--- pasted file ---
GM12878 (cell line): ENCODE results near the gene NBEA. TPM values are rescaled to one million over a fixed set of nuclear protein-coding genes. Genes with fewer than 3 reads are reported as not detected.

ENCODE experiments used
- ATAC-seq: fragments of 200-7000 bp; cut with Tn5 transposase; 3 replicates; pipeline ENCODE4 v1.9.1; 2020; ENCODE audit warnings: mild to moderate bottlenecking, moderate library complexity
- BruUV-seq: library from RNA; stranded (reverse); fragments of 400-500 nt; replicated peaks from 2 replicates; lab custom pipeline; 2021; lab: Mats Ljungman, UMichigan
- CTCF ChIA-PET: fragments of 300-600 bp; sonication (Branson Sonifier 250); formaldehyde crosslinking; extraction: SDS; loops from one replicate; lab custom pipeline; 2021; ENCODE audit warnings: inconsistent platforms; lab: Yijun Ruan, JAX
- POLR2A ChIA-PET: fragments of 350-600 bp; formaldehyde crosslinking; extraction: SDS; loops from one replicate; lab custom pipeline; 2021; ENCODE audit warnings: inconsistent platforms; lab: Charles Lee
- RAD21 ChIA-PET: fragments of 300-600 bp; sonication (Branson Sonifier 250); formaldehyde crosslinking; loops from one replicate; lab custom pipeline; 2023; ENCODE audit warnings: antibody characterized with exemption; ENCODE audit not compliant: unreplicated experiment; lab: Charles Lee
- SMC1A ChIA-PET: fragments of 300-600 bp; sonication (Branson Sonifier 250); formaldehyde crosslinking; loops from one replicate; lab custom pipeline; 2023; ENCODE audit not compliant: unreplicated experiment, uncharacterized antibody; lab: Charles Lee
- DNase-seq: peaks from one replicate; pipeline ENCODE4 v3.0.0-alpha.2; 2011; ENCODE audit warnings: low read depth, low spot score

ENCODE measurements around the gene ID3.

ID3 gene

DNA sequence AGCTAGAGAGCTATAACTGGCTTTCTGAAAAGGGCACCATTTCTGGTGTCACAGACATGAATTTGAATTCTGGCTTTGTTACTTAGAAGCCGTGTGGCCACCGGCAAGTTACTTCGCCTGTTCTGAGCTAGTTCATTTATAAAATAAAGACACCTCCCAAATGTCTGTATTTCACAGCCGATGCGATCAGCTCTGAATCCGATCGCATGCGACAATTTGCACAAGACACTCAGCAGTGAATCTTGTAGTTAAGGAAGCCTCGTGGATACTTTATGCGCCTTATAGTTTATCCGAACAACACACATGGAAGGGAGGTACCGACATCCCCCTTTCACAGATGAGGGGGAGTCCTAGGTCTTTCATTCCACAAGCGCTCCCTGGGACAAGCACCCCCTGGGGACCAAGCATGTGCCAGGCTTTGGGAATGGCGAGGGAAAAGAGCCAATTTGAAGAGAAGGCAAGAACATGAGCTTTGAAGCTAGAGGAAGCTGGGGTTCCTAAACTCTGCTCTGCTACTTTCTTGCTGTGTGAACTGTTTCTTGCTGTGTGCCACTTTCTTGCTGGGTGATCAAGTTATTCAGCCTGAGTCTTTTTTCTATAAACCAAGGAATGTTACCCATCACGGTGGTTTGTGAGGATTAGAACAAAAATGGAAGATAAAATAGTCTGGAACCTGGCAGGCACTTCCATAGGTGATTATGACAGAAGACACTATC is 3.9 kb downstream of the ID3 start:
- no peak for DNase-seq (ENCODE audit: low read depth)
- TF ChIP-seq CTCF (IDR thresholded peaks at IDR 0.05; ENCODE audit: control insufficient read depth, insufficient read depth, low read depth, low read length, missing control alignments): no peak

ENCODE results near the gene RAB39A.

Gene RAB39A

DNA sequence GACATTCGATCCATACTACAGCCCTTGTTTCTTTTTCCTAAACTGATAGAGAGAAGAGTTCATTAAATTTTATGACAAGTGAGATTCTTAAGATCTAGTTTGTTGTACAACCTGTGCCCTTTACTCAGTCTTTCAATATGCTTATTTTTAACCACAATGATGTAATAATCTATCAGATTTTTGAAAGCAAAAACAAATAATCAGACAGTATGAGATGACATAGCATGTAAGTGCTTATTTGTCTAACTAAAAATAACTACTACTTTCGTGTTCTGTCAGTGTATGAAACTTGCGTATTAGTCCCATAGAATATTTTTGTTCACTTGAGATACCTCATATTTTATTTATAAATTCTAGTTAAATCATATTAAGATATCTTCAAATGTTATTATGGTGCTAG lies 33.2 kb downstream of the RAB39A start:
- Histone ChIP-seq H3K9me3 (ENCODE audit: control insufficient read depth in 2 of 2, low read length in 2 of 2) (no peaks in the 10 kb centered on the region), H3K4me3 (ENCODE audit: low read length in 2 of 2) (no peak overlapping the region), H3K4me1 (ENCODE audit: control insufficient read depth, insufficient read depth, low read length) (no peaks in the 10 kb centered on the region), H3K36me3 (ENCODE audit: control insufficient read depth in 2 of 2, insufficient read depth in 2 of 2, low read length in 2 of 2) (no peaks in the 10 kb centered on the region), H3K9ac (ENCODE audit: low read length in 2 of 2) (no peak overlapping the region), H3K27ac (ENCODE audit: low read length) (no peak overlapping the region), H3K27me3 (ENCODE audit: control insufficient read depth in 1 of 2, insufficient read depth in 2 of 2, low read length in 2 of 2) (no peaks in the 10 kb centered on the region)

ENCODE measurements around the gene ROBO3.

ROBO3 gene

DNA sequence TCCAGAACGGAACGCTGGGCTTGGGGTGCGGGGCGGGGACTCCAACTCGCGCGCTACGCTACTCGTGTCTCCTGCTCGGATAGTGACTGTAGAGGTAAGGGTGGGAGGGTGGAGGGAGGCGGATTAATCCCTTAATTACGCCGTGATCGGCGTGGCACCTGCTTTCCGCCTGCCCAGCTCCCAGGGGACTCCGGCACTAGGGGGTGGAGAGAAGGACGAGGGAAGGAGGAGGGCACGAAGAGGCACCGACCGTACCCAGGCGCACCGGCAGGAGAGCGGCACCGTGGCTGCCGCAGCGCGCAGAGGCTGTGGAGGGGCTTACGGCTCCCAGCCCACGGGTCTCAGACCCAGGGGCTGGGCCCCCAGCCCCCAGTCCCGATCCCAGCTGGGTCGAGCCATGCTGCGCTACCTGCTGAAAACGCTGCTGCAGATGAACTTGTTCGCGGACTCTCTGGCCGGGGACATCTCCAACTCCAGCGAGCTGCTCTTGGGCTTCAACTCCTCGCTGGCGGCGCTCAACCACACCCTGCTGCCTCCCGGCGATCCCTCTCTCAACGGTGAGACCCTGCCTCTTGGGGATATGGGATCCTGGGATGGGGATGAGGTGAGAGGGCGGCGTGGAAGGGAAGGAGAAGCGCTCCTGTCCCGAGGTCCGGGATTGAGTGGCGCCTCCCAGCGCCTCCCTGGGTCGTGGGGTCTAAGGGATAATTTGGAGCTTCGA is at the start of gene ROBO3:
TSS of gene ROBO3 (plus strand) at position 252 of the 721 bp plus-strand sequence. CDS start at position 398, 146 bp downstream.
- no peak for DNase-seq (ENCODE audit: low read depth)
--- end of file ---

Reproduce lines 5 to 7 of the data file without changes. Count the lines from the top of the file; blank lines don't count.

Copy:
- CTCF ChIA-PET: fragments of 300-600 bp; sonication (Branson Sonifier 250); formaldehyde crosslinking; extraction: SDS; loops from one replicate; lab custom pipeline; 2021; ENCODE audit warnings: inconsistent platforms; lab: Yijun Ruan, JAX
- POLR2A ChIA-PET: fragments of 350-600 bp; formaldehyde crosslinking; extraction: SDS; loops from one replicate; lab custom pipeline; 2021; ENCODE audit warnings: inconsistent platforms; lab: Charles Lee
- RAD21 ChIA-PET: fragments of 300-600 bp; sonication (Branson Sonifier 250); formaldehyde crosslinking; loops from one replicate; lab custom pipeline; 2023; ENCODE audit warnings: antibody characterized with exemption; ENCODE audit not compliant: unreplicated experiment; lab: Charles Lee